Coopers & Lybrand is to face an appeal tribunal next week against the findings of the accountancy profession's senior watchdog over its role in the collapse of Barings.
The firm, now part of PricewaterhouseCoopers, and two partners will face a Joint Disciplinary Scheme appeals tribunal over their role as auditors of the merchant bank.
Barings collapsed amid unauthorised transactions to the value of Pounds 800bn by rogue trader Nick Leeson.
The case details were not revealed from the tribunal last year, but Coopers appealed its findings.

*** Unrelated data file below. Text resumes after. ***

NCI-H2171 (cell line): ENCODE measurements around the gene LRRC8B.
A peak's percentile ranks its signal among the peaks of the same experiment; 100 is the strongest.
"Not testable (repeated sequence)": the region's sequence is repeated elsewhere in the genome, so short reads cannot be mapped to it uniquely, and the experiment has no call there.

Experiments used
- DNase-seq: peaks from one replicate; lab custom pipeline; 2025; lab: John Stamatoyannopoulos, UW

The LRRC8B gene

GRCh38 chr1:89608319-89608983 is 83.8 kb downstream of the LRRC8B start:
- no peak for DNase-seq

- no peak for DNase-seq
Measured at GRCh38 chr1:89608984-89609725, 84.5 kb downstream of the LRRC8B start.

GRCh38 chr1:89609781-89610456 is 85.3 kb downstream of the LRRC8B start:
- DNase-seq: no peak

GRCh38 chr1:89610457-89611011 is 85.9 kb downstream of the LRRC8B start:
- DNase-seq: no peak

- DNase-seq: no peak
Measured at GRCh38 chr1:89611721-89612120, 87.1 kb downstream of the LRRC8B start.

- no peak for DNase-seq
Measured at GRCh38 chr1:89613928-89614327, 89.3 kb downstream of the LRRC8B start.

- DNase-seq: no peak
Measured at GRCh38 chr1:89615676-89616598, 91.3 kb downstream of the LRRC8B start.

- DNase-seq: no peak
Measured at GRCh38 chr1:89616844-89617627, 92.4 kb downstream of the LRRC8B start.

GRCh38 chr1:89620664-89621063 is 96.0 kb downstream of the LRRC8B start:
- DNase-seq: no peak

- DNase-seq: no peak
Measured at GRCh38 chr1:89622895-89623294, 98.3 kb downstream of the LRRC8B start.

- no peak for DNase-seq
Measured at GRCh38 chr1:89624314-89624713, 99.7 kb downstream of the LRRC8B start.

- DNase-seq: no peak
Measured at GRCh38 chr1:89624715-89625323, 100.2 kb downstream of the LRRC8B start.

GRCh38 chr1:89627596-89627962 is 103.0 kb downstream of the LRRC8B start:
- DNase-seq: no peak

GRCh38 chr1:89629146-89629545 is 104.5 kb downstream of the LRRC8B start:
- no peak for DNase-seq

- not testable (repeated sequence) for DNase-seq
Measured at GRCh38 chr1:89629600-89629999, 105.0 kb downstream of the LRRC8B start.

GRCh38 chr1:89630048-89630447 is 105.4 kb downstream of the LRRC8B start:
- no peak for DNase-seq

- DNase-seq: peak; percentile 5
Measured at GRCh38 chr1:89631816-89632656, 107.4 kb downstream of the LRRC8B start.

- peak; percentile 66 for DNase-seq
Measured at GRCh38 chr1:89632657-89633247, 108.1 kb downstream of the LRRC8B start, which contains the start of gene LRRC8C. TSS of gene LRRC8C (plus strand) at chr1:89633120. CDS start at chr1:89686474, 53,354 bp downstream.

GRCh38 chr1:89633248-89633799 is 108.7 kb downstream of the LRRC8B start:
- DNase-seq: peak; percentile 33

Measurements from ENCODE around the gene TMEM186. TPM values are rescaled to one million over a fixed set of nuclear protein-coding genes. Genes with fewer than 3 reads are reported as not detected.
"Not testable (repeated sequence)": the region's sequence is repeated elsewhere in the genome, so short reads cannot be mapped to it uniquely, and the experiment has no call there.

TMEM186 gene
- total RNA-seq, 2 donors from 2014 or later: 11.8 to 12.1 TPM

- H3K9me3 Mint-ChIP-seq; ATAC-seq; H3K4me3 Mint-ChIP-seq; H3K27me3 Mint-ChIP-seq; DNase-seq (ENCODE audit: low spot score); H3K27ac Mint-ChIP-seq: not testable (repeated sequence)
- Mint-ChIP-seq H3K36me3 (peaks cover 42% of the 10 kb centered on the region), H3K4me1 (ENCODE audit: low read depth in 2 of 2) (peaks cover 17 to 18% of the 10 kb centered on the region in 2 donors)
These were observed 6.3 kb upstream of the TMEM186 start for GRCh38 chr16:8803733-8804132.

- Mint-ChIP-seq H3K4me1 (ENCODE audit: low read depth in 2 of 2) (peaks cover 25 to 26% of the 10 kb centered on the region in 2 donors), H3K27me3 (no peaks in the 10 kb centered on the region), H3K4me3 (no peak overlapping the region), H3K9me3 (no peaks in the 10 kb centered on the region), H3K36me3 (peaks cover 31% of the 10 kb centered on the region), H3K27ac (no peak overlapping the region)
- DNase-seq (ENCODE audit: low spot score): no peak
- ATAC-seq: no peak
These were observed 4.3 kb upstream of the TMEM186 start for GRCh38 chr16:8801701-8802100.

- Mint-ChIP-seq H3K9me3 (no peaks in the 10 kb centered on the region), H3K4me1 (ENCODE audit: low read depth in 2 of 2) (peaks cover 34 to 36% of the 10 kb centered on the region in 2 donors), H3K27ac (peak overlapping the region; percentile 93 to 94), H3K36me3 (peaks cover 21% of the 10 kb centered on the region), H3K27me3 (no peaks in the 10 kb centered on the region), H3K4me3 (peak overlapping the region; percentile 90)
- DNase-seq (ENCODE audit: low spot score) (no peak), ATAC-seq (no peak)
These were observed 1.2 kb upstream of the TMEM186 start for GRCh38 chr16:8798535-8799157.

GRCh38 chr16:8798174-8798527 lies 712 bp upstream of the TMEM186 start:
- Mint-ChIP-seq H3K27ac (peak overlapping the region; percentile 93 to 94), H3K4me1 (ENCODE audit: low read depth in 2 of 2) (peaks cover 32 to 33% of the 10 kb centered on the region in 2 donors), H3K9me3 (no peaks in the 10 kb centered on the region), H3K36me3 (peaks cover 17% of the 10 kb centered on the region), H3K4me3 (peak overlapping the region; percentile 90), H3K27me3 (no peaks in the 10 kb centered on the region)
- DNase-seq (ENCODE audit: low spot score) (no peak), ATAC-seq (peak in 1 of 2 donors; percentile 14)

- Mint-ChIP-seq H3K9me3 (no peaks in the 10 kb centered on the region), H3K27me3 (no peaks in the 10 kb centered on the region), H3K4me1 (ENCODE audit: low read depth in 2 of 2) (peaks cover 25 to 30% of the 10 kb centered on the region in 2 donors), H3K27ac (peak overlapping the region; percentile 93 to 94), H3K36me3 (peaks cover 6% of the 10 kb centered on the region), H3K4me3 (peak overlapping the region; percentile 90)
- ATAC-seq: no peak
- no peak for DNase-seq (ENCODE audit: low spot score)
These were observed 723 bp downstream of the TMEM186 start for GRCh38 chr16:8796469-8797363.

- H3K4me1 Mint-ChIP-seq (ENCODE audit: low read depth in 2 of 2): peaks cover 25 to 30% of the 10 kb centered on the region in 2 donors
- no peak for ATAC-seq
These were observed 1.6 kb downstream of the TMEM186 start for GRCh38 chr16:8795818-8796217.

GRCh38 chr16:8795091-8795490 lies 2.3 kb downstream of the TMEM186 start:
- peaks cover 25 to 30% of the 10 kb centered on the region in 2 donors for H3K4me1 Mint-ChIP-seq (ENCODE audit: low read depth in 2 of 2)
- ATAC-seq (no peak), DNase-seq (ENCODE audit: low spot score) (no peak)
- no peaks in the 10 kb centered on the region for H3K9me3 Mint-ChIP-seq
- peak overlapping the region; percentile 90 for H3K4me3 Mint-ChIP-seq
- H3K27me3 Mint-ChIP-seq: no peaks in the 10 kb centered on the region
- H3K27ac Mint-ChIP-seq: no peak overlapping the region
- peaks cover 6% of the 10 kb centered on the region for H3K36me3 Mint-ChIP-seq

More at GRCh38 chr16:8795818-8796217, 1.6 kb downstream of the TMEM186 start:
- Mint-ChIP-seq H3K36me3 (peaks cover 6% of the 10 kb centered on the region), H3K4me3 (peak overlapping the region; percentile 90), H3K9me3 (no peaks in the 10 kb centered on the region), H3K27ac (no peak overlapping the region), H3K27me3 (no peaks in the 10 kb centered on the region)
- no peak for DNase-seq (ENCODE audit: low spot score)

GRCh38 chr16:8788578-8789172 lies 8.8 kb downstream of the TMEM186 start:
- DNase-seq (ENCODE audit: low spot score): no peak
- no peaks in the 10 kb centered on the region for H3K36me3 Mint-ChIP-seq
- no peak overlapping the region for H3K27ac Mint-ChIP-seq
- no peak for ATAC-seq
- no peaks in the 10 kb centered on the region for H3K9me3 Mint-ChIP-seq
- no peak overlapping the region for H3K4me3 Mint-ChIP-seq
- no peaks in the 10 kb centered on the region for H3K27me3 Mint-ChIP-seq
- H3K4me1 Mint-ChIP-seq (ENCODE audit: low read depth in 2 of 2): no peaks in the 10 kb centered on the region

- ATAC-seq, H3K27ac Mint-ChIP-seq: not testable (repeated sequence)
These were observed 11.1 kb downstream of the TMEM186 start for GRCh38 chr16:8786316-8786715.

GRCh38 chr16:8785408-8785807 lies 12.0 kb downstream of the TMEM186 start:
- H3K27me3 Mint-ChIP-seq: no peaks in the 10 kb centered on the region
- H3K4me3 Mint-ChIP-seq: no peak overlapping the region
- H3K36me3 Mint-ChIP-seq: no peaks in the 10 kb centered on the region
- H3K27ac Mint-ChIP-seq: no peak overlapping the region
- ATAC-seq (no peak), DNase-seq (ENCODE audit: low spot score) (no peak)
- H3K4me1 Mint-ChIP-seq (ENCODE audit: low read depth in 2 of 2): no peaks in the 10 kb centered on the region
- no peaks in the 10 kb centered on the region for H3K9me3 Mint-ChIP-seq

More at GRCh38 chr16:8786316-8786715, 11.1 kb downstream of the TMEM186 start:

If unsuccessful in its appeal, PwC could face a fine and the partners could be expelled from the profession.
The appeal will be the beginning of a tumultuous time for the world’s largest firm which is also set to defend itself against a Pounds 1bn negligence claim brought by Barings liquidators Ernst & Young.
A settlement deal between the former auditors and E&Y collapsed in July but further attempts have not been ruled out. Due to start in October, experts say the case could be the most expensive case in legal history.
An application to this effect will be made during a meeting at the High Court on Friday, the paper reported, which would see E&Y paying out millions of pounds if it loses.